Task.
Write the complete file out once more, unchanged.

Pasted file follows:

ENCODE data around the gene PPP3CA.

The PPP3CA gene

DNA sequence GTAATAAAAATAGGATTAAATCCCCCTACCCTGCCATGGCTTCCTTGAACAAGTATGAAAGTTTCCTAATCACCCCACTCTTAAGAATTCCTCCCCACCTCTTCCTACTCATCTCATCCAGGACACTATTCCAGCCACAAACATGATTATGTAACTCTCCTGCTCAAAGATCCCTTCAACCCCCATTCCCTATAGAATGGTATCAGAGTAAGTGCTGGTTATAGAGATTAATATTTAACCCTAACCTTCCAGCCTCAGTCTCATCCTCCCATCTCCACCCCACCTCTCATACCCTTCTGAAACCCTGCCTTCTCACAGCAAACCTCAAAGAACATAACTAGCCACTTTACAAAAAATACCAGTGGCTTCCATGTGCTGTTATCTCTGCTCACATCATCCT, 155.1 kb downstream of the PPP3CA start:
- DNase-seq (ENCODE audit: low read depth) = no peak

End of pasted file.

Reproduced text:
ENCODE data around the gene PPP3CA.

The PPP3CA gene

DNA sequence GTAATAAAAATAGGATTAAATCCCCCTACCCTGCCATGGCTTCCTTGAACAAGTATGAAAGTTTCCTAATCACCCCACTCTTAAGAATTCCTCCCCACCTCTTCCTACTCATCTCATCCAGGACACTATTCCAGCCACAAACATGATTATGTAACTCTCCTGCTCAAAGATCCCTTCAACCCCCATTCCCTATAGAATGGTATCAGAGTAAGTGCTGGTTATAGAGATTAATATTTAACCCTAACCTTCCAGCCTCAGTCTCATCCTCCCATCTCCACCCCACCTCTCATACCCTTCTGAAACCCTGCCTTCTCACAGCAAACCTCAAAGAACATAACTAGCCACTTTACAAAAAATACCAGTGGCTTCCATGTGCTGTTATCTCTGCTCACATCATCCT, 155.1 kb downstream of the PPP3CA start:
- DNase-seq (ENCODE audit: low read depth) = no peak